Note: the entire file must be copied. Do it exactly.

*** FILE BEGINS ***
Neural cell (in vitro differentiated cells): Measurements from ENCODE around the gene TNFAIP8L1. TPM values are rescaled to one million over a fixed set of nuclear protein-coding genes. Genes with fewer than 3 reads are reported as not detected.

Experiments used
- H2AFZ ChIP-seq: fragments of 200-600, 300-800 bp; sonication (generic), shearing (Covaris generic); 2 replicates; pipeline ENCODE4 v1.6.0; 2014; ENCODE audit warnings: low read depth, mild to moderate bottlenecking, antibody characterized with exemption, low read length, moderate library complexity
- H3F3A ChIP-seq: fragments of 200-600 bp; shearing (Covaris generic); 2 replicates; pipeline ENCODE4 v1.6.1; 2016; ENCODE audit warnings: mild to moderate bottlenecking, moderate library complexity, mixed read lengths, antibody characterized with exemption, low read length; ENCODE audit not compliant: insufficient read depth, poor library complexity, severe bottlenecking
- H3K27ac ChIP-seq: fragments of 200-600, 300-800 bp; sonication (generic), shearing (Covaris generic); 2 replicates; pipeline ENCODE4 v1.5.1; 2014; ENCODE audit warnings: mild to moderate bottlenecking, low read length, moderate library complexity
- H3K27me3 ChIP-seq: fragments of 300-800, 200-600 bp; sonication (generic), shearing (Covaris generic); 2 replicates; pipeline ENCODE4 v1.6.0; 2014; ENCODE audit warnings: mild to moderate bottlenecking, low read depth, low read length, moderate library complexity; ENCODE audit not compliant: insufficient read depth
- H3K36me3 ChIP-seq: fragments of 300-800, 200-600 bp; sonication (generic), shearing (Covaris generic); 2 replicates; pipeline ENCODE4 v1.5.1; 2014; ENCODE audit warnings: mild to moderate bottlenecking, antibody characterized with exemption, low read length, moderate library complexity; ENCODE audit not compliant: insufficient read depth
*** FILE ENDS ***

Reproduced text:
Neural cell (in vitro differentiated cells): Measurements from ENCODE around the gene TNFAIP8L1. TPM values are rescaled to one million over a fixed set of nuclear protein-coding genes. Genes with fewer than 3 reads are reported as not detected.

Experiments used
- H2AFZ ChIP-seq: fragments of 200-600, 300-800 bp; sonication (generic), shearing (Covaris generic); 2 replicates; pipeline ENCODE4 v1.6.0; 2014; ENCODE audit warnings: low read depth, mild to moderate bottlenecking, antibody characterized with exemption, low read length, moderate library complexity
- H3F3A ChIP-seq: fragments of 200-600 bp; shearing (Covaris generic); 2 replicates; pipeline ENCODE4 v1.6.1; 2016; ENCODE audit warnings: mild to moderate bottlenecking, moderate library complexity, mixed read lengths, antibody characterized with exemption, low read length; ENCODE audit not compliant: insufficient read depth, poor library complexity, severe bottlenecking
- H3K27ac ChIP-seq: fragments of 200-600, 300-800 bp; sonication (generic), shearing (Covaris generic); 2 replicates; pipeline ENCODE4 v1.5.1; 2014; ENCODE audit warnings: mild to moderate bottlenecking, low read length, moderate library complexity
- H3K27me3 ChIP-seq: fragments of 300-800, 200-600 bp; sonication (generic), shearing (Covaris generic); 2 replicates; pipeline ENCODE4 v1.6.0; 2014; ENCODE audit warnings: mild to moderate bottlenecking, low read depth, low read length, moderate library complexity; ENCODE audit not compliant: insufficient read depth
- H3K36me3 ChIP-seq: fragments of 300-800, 200-600 bp; sonication (generic), shearing (Covaris generic); 2 replicates; pipeline ENCODE4 v1.5.1; 2014; ENCODE audit warnings: mild to moderate bottlenecking, antibody characterized with exemption, low read length, moderate library complexity; ENCODE audit not compliant: insufficient read depth